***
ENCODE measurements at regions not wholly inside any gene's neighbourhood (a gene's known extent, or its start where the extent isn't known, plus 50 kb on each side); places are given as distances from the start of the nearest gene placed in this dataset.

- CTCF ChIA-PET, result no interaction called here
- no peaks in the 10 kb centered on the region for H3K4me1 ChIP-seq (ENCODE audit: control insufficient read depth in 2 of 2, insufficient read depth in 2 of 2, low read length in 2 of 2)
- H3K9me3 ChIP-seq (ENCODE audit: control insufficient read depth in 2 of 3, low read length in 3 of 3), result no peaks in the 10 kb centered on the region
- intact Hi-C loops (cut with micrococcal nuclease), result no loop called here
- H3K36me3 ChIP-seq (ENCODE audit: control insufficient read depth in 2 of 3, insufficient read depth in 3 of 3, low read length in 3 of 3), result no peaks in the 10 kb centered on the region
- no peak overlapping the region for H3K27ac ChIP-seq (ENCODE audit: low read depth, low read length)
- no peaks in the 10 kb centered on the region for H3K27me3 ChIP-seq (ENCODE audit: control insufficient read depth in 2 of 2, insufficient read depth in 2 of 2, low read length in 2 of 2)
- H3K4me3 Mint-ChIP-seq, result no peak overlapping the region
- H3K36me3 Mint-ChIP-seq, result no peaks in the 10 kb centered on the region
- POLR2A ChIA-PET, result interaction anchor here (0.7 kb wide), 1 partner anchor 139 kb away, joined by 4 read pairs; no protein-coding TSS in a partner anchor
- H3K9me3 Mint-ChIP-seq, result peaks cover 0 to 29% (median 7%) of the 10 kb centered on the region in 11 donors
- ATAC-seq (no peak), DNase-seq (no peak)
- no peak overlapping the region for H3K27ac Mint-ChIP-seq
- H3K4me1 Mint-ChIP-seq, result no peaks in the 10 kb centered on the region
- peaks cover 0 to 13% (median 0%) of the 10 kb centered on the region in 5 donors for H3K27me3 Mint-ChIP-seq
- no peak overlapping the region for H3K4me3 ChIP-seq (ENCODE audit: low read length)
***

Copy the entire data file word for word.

ENCODE measurements at regions not wholly inside any gene's neighbourhood (a gene's known extent, or its start where the extent isn't known, plus 50 kb on each side); places are given as distances from the start of the nearest gene placed in this dataset.

- CTCF ChIA-PET, result no interaction called here
- no peaks in the 10 kb centered on the region for H3K4me1 ChIP-seq (ENCODE audit: control insufficient read depth in 2 of 2, insufficient read depth in 2 of 2, low read length in 2 of 2)
- H3K9me3 ChIP-seq (ENCODE audit: control insufficient read depth in 2 of 3, low read length in 3 of 3), result no peaks in the 10 kb centered on the region
- intact Hi-C loops (cut with micrococcal nuclease), result no loop called here
- H3K36me3 ChIP-seq (ENCODE audit: control insufficient read depth in 2 of 3, insufficient read depth in 3 of 3, low read length in 3 of 3), result no peaks in the 10 kb centered on the region
- no peak overlapping the region for H3K27ac ChIP-seq (ENCODE audit: low read depth, low read length)
- no peaks in the 10 kb centered on the region for H3K27me3 ChIP-seq (ENCODE audit: control insufficient read depth in 2 of 2, insufficient read depth in 2 of 2, low read length in 2 of 2)
- H3K4me3 Mint-ChIP-seq, result no peak overlapping the region
- H3K36me3 Mint-ChIP-seq, result no peaks in the 10 kb centered on the region
- POLR2A ChIA-PET, result interaction anchor here (0.7 kb wide), 1 partner anchor 139 kb away, joined by 4 read pairs; no protein-coding TSS in a partner anchor
- H3K9me3 Mint-ChIP-seq, result peaks cover 0 to 29% (median 7%) of the 10 kb centered on the region in 11 donors
- ATAC-seq (no peak), DNase-seq (no peak)
- no peak overlapping the region for H3K27ac Mint-ChIP-seq
- H3K4me1 Mint-ChIP-seq, result no peaks in the 10 kb centered on the region
- peaks cover 0 to 13% (median 0%) of the 10 kb centered on the region in 5 donors for H3K27me3 Mint-ChIP-seq
- no peak overlapping the region for H3K4me3 ChIP-seq (ENCODE audit: low read length)